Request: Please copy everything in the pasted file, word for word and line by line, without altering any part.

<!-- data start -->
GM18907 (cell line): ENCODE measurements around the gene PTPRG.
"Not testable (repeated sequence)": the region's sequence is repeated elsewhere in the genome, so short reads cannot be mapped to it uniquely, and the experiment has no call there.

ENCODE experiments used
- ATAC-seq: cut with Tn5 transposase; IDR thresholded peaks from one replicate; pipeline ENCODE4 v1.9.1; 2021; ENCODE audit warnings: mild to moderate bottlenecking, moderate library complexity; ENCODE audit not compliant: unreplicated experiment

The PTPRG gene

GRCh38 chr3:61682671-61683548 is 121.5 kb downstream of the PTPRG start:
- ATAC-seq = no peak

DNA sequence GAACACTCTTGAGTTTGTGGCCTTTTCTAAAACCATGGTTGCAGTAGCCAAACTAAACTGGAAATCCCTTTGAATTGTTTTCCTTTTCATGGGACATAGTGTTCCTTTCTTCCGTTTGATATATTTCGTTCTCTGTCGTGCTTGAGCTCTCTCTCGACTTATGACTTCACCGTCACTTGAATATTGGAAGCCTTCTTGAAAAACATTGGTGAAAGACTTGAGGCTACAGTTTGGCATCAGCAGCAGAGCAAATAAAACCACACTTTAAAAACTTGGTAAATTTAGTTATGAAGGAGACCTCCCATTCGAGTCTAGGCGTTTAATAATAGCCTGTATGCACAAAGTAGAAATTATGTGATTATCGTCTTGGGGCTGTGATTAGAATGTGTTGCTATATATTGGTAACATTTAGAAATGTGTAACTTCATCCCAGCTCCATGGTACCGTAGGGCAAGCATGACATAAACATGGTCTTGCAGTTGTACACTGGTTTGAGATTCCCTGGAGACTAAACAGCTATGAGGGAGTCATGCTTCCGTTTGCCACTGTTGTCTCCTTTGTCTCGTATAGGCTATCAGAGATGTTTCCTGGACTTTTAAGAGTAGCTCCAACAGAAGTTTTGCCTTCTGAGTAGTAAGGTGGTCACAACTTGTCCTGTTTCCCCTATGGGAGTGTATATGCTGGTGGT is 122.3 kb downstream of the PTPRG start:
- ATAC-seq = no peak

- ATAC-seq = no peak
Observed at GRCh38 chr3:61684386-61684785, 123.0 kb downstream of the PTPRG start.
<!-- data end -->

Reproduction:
GM18907 (cell line): ENCODE measurements around the gene PTPRG.
"Not testable (repeated sequence)": the region's sequence is repeated elsewhere in the genome, so short reads cannot be mapped to it uniquely, and the experiment has no call there.

ENCODE experiments used
- ATAC-seq: cut with Tn5 transposase; IDR thresholded peaks from one replicate; pipeline ENCODE4 v1.9.1; 2021; ENCODE audit warnings: mild to moderate bottlenecking, moderate library complexity; ENCODE audit not compliant: unreplicated experiment

The PTPRG gene

GRCh38 chr3:61682671-61683548 is 121.5 kb downstream of the PTPRG start:
- ATAC-seq = no peak

DNA sequence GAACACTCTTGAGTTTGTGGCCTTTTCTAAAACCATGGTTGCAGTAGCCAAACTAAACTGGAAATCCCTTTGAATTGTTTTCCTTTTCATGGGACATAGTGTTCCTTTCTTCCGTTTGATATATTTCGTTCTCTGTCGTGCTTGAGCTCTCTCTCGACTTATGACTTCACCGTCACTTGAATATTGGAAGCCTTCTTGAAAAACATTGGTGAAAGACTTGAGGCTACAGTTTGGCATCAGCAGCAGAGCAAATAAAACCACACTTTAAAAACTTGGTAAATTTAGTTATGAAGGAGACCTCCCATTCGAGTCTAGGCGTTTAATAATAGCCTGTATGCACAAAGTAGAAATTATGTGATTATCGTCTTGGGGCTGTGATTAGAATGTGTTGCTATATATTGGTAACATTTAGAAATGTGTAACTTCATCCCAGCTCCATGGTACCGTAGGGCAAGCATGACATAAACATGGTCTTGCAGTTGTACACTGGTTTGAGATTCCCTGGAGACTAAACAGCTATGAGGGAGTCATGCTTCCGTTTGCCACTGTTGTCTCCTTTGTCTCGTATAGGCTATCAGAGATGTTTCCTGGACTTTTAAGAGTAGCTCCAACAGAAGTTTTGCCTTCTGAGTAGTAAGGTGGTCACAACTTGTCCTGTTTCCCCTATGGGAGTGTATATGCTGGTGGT is 122.3 kb downstream of the PTPRG start:
- ATAC-seq = no peak

- ATAC-seq = no peak
Observed at GRCh38 chr3:61684386-61684785, 123.0 kb downstream of the PTPRG start.